The project team, including the client and the Soft Landings Champion, had regular meetings at key points during the design and construction stage to discuss the project progress and address design problems. At the end of each stage of the project, all the design information was presented to the end users and MRC’s internal advisors (including Health & Safety, Estates and IT Departments) to update them on the project progress and ensure their requirements were being satisfied by the developing design.
During the building commissioning period, the Soft Landings Champions were based on site and played a key role in monitoring the construction delivery with the Client’s Project Managers (AECOM) and independent professional advisors (Jacobs Engineering). The Soft Landings programme ensured that the LMB’s Estate’s team were invited to attend all the system witnessing to get a thorough understanding of the system’s controls and operational performance. The Estate’s Team were also issued with a “pocket-sized” booklet that detailed the design intent for all the M&E Systems prior to the O&M information becoming available to help with improving familiarity with the new building’s plant.
A 4-week comprehensive training programme was provided for the Estates and Facilities manager, the Estates Team and the Lab Managers prior to the handover stage. The training was conducted through both hands-on site visits and remote presentations. All the training sessions were digitally recorded for future use. As soon as the building’s fabric was completed, the scientists (i.e. end users) were given the opportunity to visit the site to get a feeling of where they were going to work. Immediately post-completion a dedicated Soft Landing team was put in place consisting of control engineers, M&E engineers, Commissioning Engineers, the LMB’s Estates Services Co-ordinator and the Soft Landings Champion. The team worked together on-site for 6 months after Practical Completion (PC) to assist the client and occupants during the early stage of operation. The team used a dedicated “control room” in the centre of the building where they had access to the BMS, to do fine-tuning, controls snagging and to act as a helpdesk for occupants to raise any questions about potential issues with their working environment.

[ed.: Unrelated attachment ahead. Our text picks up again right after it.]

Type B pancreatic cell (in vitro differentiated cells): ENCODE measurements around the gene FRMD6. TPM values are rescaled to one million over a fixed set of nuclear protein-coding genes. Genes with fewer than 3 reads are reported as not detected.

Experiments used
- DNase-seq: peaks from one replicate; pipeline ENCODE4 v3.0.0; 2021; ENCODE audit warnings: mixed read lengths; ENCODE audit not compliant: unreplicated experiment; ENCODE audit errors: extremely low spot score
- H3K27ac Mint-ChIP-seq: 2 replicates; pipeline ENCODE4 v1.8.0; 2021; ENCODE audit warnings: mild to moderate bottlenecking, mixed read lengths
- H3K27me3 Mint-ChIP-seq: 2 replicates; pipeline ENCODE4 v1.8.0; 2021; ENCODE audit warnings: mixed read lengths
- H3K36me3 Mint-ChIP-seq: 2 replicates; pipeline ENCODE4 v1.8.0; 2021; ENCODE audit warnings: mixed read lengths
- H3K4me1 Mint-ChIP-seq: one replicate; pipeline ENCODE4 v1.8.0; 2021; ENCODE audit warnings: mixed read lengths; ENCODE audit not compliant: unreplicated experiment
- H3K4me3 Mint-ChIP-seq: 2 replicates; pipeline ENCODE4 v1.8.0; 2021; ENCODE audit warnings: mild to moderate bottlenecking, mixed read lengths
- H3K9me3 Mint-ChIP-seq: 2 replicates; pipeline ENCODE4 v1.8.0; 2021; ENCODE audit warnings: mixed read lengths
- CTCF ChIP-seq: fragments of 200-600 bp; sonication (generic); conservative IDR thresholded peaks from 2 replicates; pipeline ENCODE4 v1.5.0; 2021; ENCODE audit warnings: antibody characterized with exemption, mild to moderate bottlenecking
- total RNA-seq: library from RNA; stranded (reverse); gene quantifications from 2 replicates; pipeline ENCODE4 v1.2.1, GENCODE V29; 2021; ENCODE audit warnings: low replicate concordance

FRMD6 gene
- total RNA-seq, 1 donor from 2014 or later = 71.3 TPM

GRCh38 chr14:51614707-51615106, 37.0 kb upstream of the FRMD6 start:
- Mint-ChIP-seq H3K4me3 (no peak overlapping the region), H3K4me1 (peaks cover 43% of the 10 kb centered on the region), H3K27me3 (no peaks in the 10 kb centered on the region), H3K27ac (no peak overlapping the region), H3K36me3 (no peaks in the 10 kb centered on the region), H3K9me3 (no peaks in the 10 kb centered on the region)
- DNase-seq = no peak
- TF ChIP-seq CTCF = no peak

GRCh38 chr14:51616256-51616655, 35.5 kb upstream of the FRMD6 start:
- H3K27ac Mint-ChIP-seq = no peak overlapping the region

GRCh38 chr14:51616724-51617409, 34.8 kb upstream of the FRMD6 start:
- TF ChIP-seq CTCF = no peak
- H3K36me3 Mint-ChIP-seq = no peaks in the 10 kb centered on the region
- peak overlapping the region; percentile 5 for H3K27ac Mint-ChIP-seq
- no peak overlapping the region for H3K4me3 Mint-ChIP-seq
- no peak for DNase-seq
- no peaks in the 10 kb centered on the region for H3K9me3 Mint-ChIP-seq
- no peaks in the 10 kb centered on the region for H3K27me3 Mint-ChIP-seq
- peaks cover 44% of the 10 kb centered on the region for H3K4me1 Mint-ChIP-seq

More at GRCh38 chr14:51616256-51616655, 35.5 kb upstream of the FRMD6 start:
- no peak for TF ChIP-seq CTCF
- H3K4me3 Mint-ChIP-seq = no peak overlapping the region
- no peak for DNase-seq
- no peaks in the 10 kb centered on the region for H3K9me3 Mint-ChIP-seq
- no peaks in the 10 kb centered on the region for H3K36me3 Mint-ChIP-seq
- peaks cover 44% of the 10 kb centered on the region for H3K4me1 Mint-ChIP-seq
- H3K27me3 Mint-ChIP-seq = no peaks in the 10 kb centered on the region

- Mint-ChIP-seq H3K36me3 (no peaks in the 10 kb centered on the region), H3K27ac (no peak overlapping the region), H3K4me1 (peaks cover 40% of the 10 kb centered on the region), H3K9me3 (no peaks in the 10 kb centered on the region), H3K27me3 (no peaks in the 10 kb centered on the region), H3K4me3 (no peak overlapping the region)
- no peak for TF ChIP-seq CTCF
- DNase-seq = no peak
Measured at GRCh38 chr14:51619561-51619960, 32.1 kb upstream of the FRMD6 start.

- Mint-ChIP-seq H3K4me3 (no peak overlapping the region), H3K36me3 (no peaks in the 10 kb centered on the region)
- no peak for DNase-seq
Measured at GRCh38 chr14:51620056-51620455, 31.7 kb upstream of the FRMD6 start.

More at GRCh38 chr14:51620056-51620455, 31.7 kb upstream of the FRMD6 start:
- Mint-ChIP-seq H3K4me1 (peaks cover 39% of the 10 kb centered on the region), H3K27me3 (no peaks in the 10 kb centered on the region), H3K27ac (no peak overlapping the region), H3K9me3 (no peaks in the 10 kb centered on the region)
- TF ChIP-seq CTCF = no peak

Although at the handover stage, the BMS was providing robust and stable system operation, many of the more detailed system settings needed to be adjusted manually to improve system stability. For example, it was noticed that there was a lot of missing system performance data due to too much unnecessary polling traffic on the BMS network. This issue was also solved during the fine-tuning period.
While a BSRIA Soft Landings approach recommends a BUS survey be conducted at least a year after occupancy, a BUS survey was conducted after six months. Although, overall, the respondents to the survey reported that they were very satisfied with their new building, the survey provided some useful insights into areas of building performance that needed to be improved.
The Soft Landings project used this feedback to focus on early improvements that needed to be made to the building, including looking at increasing internal humidity levels using the heat recovery wheels and by reprogramming of the air handling units, making modifications to the lighting control system to improve the response of the lights to fluctuating daylight levels and upgrades to the automated blind system.
While the concept of a “golden thread” (as often captured in Soft Landings projects) through the design, construction and operation of the building was written into many original project documents, the extended aftercare was not originally part of the project plan and no specific budget was considered for it initially. However, during the Construction phase it became clear to the MRC and BAM that the importance of a Soft Landing was vital to the successful delivery of the building and both parties extended contracts to include initial on-site aftercare.
The last part of the Soft Landings project is now almost at a close with a final three year post occupancy evaluation (POE) underway. As well as ensuring that the scientific requirement is being met by the building, the POE will also focus on identifying ways of improving building system efficiencies without adversely affecting scientific operation. Energy related data has been collected and the building system performance is currently being evaluated with the results ready by September 2016. The total cost of this project was about £212 million.
All images given courtesy of MRC Laboratory of Molecular Biology. Contact Dr Liz Pyke, LMC Public Engagement Manager